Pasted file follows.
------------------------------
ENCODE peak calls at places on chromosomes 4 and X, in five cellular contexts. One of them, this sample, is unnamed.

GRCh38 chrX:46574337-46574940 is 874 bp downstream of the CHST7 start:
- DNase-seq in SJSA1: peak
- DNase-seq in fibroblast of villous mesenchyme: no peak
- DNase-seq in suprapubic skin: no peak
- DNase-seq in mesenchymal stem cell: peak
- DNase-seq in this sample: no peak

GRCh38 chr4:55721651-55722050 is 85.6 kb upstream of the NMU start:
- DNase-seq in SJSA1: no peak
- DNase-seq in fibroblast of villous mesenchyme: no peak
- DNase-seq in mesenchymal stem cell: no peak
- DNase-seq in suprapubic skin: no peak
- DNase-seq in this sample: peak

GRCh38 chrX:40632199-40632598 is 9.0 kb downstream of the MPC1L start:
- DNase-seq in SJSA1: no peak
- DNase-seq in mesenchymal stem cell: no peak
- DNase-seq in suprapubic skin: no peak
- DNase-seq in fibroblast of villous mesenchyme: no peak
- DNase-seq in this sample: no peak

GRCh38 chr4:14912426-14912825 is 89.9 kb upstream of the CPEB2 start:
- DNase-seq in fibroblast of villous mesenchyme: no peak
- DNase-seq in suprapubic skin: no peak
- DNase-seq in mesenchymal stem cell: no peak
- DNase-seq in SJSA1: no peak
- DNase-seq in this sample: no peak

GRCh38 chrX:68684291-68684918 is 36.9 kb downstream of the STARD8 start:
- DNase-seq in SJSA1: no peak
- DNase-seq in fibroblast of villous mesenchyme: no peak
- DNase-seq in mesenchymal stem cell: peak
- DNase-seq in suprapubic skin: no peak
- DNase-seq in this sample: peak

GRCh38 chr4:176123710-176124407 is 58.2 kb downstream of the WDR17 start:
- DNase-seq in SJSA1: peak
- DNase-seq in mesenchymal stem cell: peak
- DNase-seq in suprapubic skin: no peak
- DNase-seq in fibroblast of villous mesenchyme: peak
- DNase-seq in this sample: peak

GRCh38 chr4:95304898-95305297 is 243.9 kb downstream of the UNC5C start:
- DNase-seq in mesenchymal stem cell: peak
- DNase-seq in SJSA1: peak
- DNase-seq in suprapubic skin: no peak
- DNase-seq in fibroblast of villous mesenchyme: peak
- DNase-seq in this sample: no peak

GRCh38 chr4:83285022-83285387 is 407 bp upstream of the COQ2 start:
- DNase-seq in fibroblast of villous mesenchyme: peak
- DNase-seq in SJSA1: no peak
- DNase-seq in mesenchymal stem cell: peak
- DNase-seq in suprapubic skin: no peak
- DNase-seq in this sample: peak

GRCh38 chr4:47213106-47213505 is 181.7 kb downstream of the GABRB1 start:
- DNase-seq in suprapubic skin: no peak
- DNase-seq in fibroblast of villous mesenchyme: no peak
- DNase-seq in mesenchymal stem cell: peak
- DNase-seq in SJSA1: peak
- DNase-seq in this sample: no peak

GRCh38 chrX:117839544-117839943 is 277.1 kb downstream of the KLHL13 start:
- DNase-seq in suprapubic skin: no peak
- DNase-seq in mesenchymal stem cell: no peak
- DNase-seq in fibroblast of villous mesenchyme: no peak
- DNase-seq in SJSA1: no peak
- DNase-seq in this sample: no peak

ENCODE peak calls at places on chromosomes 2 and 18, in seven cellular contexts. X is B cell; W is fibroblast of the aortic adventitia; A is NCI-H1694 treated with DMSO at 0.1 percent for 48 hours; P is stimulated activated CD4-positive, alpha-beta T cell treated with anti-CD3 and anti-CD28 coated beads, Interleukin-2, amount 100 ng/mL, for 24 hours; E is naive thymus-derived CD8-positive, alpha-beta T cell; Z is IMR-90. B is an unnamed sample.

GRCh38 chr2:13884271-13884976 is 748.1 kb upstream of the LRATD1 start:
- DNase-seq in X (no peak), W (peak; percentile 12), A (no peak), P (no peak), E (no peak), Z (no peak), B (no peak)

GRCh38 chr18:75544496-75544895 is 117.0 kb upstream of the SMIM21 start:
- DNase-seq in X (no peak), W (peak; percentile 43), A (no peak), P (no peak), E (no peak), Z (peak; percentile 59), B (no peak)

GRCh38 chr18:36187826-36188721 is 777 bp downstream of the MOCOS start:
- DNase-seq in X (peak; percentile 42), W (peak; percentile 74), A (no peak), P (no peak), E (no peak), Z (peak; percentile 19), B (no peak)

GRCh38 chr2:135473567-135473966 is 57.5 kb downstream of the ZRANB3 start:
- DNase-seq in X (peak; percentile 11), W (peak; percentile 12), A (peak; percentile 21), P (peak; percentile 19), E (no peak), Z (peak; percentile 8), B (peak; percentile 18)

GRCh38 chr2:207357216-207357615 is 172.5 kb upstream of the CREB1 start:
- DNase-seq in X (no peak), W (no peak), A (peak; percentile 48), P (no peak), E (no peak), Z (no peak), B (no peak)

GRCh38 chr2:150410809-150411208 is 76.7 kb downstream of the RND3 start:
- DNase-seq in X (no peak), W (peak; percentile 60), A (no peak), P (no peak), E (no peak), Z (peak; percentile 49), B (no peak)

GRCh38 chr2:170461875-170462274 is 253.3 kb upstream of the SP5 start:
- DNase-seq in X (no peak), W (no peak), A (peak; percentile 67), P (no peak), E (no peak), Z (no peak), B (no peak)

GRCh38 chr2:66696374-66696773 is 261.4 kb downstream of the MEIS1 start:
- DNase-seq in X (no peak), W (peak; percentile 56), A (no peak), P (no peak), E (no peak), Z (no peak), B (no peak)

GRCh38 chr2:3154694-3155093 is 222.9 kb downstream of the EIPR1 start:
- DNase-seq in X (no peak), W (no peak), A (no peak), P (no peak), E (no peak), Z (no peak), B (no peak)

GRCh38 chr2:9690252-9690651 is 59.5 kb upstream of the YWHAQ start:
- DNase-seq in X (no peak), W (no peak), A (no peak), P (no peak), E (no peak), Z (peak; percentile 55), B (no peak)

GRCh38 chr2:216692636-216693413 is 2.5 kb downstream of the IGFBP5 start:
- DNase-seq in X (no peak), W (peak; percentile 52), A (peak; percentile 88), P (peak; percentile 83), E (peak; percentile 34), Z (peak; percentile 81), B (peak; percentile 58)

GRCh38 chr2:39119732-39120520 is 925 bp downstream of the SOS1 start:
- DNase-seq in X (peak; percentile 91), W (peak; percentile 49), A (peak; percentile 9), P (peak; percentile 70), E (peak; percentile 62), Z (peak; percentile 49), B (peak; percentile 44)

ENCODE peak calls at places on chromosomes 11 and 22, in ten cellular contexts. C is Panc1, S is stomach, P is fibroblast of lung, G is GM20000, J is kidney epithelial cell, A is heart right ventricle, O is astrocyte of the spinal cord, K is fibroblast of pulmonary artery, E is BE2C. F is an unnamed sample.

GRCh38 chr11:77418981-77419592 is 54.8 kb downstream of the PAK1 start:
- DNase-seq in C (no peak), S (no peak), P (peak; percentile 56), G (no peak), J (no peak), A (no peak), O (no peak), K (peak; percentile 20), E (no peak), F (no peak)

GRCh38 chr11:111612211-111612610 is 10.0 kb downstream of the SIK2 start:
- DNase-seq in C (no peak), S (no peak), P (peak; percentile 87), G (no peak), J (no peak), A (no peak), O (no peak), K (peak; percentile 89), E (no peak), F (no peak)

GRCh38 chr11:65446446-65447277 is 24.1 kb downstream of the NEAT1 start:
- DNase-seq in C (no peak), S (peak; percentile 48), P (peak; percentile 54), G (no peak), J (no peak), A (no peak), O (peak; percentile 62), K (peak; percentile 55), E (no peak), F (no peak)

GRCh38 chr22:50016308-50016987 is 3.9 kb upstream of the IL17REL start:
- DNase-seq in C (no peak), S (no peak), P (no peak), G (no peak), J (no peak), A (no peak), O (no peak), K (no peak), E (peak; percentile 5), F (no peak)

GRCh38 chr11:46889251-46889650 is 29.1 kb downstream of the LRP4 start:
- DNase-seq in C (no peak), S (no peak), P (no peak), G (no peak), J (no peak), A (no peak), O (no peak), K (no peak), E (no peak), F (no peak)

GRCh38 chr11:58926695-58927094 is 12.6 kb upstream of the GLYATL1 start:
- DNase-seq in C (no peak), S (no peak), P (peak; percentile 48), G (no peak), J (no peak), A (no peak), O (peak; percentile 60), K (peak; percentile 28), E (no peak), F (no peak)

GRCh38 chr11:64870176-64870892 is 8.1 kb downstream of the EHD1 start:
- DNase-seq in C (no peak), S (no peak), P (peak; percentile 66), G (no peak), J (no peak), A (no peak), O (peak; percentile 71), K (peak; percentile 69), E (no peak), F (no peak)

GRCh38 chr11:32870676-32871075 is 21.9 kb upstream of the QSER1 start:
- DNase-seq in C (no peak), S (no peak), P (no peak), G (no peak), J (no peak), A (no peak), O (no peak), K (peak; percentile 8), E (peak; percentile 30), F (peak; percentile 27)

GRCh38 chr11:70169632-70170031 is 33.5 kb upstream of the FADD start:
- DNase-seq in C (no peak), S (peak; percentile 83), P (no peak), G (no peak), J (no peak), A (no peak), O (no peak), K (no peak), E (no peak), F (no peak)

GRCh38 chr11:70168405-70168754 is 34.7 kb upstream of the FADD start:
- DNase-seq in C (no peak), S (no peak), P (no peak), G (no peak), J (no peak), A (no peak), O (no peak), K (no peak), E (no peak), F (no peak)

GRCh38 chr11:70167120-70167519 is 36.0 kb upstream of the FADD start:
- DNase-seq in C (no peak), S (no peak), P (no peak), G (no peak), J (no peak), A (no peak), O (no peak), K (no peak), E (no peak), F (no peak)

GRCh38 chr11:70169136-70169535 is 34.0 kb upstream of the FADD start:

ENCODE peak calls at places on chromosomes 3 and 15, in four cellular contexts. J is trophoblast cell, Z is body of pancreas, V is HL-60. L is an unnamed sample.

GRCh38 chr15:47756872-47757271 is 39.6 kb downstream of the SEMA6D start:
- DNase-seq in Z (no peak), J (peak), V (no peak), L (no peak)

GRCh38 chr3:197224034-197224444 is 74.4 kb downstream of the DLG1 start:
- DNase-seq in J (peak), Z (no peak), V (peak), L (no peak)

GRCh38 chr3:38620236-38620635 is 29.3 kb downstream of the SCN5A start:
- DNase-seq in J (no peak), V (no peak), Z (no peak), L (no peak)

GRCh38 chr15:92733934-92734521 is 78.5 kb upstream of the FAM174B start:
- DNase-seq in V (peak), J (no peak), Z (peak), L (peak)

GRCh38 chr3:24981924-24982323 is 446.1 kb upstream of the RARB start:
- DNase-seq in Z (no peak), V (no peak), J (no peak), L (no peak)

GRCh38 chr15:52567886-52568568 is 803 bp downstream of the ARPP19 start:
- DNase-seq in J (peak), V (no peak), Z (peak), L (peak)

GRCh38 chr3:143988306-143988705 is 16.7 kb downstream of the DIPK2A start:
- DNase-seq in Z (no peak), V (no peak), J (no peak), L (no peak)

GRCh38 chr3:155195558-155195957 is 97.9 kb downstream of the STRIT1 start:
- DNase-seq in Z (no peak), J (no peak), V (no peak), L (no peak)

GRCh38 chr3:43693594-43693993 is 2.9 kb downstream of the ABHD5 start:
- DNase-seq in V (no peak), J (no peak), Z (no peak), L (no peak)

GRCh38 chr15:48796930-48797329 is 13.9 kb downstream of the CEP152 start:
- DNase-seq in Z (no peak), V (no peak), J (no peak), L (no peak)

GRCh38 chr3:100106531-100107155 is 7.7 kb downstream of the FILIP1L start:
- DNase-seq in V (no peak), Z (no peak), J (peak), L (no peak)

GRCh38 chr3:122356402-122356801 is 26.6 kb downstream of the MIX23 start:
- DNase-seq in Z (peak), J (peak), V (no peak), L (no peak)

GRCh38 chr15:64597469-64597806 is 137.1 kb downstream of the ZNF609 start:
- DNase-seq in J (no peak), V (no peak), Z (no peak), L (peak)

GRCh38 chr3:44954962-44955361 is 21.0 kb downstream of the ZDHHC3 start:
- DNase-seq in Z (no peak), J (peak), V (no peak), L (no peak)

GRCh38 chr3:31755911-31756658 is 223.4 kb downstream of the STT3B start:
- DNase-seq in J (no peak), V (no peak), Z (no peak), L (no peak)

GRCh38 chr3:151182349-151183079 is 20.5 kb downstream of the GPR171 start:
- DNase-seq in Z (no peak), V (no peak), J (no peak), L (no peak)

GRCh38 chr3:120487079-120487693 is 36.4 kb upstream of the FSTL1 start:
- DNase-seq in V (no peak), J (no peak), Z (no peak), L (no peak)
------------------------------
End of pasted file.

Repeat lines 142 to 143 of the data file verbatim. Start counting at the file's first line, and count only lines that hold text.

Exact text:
GRCh38 chr3:151182349-151183079 is 20.5 kb downstream of the GPR171 start:
- DNase-seq in Z (no peak), V (no peak), J (no peak), L (no peak)